Breaking down the Carbohydrate, from Simple to Complex

Why Some types of Carbs are better than others

By Michael Ormsbee, PhDFlorida State University
Edited by Kate Findley and proofread by Angela Shoemaker, Wondrium Daily

Carbohydrates are often maligned in contemporary diets, such as Atkins and ketogenic diets, but when we understand how our body breaks down carbs, we don’t necessarily have to ditch carbs to lose weight. Dr. Ormsbee explains how the chemical structure of carbohydrates influences how our body processes them.

Close up of knife cutting through bread
Carbohydrates in the foods we eat can range from simple carbs, like sugar, to more complex carbs, like starches and fiber. Photo by Master1305 / Shutterstock

Carbohydrate Structure

Common carbohydrate-rich foods include grains, pastas, potatoes, rice, fruits, and vegetables. Sugar itself is also a very simple form of carbohydrate, meaning that your body rapidly breaks it down and absorbs it. These foods are all considered carbohydrates due to their similar chemical structure—composed of carbon, hydrogen, and oxygen atoms in a 1:2:1 ratio.

The breakdown of these atoms ultimately provides adenosine triphosphate (ATP), or the energy needed for all human functions. The carbohydrates in the foods we eat can range from quite simple, like sugar, to more complex forms, like starches and fibers. This ultimately determines how quickly we can digest, absorb, and use them to fuel our activity and to store them as fat in our muscles, liver, and fat tissue.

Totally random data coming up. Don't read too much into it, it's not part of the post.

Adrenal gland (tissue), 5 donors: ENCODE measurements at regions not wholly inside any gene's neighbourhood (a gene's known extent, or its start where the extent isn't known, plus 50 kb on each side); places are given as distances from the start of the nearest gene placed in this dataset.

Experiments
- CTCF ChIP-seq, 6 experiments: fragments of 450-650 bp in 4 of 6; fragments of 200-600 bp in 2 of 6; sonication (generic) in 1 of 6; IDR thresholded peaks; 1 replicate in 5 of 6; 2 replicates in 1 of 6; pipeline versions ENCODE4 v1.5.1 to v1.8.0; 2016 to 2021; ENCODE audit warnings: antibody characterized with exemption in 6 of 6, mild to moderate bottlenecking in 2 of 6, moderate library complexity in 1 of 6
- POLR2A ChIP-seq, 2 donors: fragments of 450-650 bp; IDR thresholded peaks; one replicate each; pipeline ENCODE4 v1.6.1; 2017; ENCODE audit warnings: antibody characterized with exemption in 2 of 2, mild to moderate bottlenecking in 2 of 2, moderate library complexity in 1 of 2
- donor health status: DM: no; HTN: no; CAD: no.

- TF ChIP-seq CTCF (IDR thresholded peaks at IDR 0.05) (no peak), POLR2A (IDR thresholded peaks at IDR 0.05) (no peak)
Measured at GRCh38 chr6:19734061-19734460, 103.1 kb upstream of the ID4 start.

We classify carbohydrates by their structure, from simplest to most complex, and these include monosaccharides, disaccharides, oligosaccharides, and polysaccharides. The term saccharide means sugar, from the Greek word saccharum

The prefixes mono, di, oligo, and poly refer to how many sugars are linked together. Mono is one sugar, di is two sugar molecules, oligo is three to nine molecules, and poly is 10 or more sugar molecules bound together. 

The simplest form of carbohydrate is the monosaccharide, which consists of only one sugar molecule. This includes household names like glucose and fructose, which are derived from fruit sugars.

When monosaccharides are combined, a disaccharide is formed, such as sucrose—fructose and glucose bound together—also known as table sugar. Longer chains of monosaccharides can also combine to form oligosaccharides, which are commonly found in vegetables, and even longer chains called polysaccharides. Starch, glycogen, and fiber contain polysaccharides.

Rate of Carbohydrate Processing

The length of the carbohydrate chain is one factor that determines the rate of carbohydrate breakdown. The shorter the chain, the faster this rate becomes. 

In terms of overall health, you actually want a slower rate of breakdown to avoid any large variations in blood sugar and insulin concentrations. Insulin is one hormone responsible for inhibiting our ability to use fat as a fuel.

Another interesting factor that determines the rate of carbohydrate breakdown is the shape of the carbohydrate. Starch, which is a carbohydrate from plant sources, can have two basic forms: amylose and amylopectin.